Guinea – A Decade of Public Financial Management Reforms

Posted By Abdoul Wane[1]

In this latest in the series of blog posts by IMF area department country teams, IMF Resident Representative Abdul Wane reviews the mixed progress of PFM reform in Guinea.

Against the backdrop of economic fragility and fiscal challenges, Guinea’s medium-term programs supported by Fund arrangements over the last decade aimed to reduce financial imbalances. The growth objectives were predicated on greater fiscal discipline and an improved quality of public spending. Fiscal consolidation was to be supported by tax policy and tax administration reforms and a gradual shift in budget allocations toward priority spending, including investment. To address these challenges structural measures in Fund programs – as well as program conditionality - focused largely on PFM reforms (Figure 1 below). The 2001 PRGF request included three structural performance criteria (PC) of which two were on PFM reforms. Likewise, the 2007 PRGF request included six PCs on PFM out of a total of nine PCs.

However, since Guinea never implemented fully a program supported by the IMF, several measures had to be reprogrammed in successor programs. The sluggish implementation of reforms partly reflects Guinea’s political and institutional fragility. Vested interests stalled the reform agendas, in the absence of checks and balances. Important structural measures could not be implemented fully or were reversed because of insufficient political support, and control systems were bypassed under the watch of the political leadership. As a result, overall performance in PFM reforms has been feeble as periods of regression followed episodes of progress.

Figure 1

What areas of PFM have been covered?

In the Fund-supported programs, the focus has been on revenue mobilization, including from the mining sector, together with reforms of budget formulation and execution. Given Guinea’s weak revenue base and to beef up basic services and infrastructure, reform strategies emphasized revenue-based fiscal consolidation combined with a growth-friendly rationalization of spending.

How much progress has been made in implementing the reforms?

Some progress was made, but challenges remain, especially on public expenditure management. Rising to these challenges will help reduce Guinea’s tax gap and improve the quality of government spending.

How have FAD and other TA providers supported the design and implementation of the PFM reform strategy?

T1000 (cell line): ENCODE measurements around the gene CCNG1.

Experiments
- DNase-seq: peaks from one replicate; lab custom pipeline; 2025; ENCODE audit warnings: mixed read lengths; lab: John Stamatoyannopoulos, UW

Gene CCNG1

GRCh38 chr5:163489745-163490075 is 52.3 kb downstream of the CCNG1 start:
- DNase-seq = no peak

Guinea has been an intensive user of IMF’s Fiscal Affairs Department (FAD) technical assistance. Since 2005 FAD has sent more than one hundred missions on tax policy, tax and customs administration, public expenditure management, budget classification, and treasury management (Figure 2). Technical assistance staff spent in Guinea more than 2,000 person-nights. Guinea’s use of technical assistance has also increased over the years, from four missions in 2005 to almost 30 missions in 2013. Technical assistance focused less on revenue reforms than on expenditure management and treasury operations, perhaps reflecting lackluster progress on the latter.

Figure 2
Other donors were involved in providing technical assistance on PFM as well. FAD led the dialogue on tax policy and tax administration with inputs from some bilateral donors on issues relating to governance and the credibility of tax processes. On expenditure management, FAD worked closely with the World Bank, which focused on strategic resource allocation and operational efficiency of public spending (MTEF, budget allocation process, procurement code, etc.). FAD focused on developing a new legal environment for public finance, strengthening government accounting, and on establishing a Treasury Single Account. A large part of PFM TA delivered by FAD over the last 18 months was financed by the European Union.

What impact is PFM reform providing to economic and fiscal performance in Guinea?

Periods of progress in redressing Guinea’s PFM system have generally been followed by fiscal consolidation and lower inflation. This was the case during the 2007 PRGF program and the ongoing ECF program, when the authorities engineered impressive policy shifts toward macroeconomic stability.

However, Guinea’s episodes of relative success in PFM reforms have been short-lived. The lack of steady and broad-based progress prevented reaping the benefits of the authorities’ efforts. Progress in boosting revenue provided fiscal space to address Guinea’s daunting challenges for reducing poverty. However, lackluster performance in strengthening public spending kept at bay improvements in service delivery and poverty reduction. The challenge for Guinea’s first democratically elected regime is thus to sustain the progress in PFM reforms. Implementing fully, for the first time, an economic program supported by the IMF will be a sign of its resolve to embrace a new route toward shared prosperity.

[1] IMF Resident Representative in Guinea.

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